PHUKET: Reports of government plans to raise both arrival and departure taxes on foreign tourists reflect an almost complete lack of cohesion on tourism policy by government officials, and fly in the face of previous pronouncements that Thailand stands at the ready to become the “tourism hub” of the Asean region.
The proposed increases, a 100-baht hike in airport departure tax on international flights and a 500-baht “arrival” tax to help cover the costs of treating uninsured foreign tourists, need to be evaluated independently. The fact that they were put forward in the same week by different government ministries is likely to reinforce the perception abroad that Thailand’s reputation for hospitality is becoming increasingly eroded by greed and over-dependence on its premier cash cow: the tourism industry.
Some observers were quick to point out that the proposed increases, which still need to be approved by the relevant ministries, as well as the Cabinet, only account for a small percentage of increase in the cost of a holiday in Thailand.
The departure tax proposed by Airports of Thailand (AoT), which would rise from 700 to 800 baht on international flights and from 100 to 200 baht for domestic flights, is ostensibly justified by the need to improve services and facilities for passengers, such as the provision of free wireless and reimbursement for passengers affected by flight delays exceeding three hours. The expenses were not included in AoT’s original five-year capital expenditure plan for 2011 to 2015, or so the story goes.
How nice it must be to exist in a financial realm where planning oversights are so conveniently compensated for. According to respected industry analyst Bualuang Securities, the hike in price would increase the public company’s long-term core profit by 27 per cent and drive up short-term share prices dramatically. Under such circumstances it appears unlikely that the Civil Aviation Commission will reject the proposal, especially as those footing most of the bill to subsidize potential profits for AoT will be the all-too-familiar victims: foreign tourists and small-scale tourism industry operators.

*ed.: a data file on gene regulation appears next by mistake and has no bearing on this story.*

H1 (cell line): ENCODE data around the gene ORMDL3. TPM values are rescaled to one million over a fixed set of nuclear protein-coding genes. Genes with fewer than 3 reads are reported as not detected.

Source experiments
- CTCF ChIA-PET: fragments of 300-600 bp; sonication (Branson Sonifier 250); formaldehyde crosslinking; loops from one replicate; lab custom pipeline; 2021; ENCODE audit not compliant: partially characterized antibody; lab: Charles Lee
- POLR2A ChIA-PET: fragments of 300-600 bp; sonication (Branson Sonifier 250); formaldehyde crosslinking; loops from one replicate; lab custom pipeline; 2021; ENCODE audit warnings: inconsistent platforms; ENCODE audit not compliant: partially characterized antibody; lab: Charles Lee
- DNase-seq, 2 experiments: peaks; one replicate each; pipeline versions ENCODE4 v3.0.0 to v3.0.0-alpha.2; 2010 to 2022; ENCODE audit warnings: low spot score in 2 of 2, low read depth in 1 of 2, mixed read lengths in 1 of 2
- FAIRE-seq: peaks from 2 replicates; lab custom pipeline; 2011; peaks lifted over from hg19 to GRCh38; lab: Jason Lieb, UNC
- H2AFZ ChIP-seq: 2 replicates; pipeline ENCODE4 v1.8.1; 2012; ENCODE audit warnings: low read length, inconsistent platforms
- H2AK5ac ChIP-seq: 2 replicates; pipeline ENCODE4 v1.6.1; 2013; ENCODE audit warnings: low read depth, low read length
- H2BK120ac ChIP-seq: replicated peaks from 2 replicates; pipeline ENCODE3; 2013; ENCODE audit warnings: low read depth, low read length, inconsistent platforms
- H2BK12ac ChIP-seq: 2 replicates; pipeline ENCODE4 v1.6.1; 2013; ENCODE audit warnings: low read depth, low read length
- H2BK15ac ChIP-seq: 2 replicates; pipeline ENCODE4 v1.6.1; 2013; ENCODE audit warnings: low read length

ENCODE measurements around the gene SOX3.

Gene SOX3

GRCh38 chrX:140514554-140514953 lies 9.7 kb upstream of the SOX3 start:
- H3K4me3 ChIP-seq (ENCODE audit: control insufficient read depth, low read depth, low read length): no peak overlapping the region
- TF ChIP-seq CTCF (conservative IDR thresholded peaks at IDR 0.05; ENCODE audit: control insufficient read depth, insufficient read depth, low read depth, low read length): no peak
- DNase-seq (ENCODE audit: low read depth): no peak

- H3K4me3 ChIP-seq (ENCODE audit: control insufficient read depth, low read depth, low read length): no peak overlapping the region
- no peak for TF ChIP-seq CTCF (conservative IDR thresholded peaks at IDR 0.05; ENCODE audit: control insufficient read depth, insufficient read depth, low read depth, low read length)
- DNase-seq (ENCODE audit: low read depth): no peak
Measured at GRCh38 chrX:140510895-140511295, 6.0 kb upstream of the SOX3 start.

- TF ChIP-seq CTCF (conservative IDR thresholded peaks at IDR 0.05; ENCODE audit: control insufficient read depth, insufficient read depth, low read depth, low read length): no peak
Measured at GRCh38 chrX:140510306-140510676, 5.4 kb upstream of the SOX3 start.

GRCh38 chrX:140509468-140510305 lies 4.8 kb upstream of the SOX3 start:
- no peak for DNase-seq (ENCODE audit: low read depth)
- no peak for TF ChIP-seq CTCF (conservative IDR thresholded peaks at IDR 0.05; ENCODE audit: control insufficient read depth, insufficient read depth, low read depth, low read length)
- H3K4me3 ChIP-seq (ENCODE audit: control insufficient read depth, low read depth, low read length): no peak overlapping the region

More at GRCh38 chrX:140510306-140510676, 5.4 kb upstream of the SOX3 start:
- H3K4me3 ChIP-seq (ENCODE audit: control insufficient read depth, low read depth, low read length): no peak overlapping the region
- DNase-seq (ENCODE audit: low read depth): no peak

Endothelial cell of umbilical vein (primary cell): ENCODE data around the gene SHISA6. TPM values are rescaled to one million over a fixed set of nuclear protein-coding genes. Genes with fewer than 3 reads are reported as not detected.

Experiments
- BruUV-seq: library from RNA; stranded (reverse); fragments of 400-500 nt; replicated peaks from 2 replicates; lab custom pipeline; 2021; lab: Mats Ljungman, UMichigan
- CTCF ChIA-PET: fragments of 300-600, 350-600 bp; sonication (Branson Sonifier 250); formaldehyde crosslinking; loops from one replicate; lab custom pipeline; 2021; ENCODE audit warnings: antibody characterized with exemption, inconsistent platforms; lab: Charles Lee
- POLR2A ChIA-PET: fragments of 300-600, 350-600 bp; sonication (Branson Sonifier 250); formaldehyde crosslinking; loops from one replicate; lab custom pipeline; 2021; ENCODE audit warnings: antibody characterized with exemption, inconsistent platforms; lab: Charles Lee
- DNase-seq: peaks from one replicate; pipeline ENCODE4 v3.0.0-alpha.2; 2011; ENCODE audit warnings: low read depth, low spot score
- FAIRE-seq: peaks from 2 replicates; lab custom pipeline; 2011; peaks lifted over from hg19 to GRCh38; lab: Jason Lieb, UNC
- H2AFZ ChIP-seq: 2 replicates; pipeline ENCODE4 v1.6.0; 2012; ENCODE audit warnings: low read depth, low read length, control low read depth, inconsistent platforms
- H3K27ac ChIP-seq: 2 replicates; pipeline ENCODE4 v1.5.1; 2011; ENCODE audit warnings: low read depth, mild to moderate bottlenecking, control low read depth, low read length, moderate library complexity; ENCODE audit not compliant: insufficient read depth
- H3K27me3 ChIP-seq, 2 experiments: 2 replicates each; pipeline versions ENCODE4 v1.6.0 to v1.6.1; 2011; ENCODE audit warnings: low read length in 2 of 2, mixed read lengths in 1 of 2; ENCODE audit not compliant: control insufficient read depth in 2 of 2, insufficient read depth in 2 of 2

As discouraging as the AoT increase might be for Phuket’s tourism industry, it probably would have slipped by with little notice had it not been proposed just days after the Ministry of Public Health put forward its amorphous plan to impose a 500-baht arrival tax to cover the cost of treating uninsured foreign tourists whose medical bills need to be absorbed by the Thai state.
There is simply no reason why Thai taxpayers and “quality tourists”, radically defined here as those who have enough sense to take out a travel insurance policy prior to arrival, should foot the bill for those who do not. This is an issue that needs to be urgently addressed in a systematic way, not bandied about as a potential new sluice gate into the seemingly endless, corruption-ridden trough of wasted taxpayer earnings, both Thai and foreign.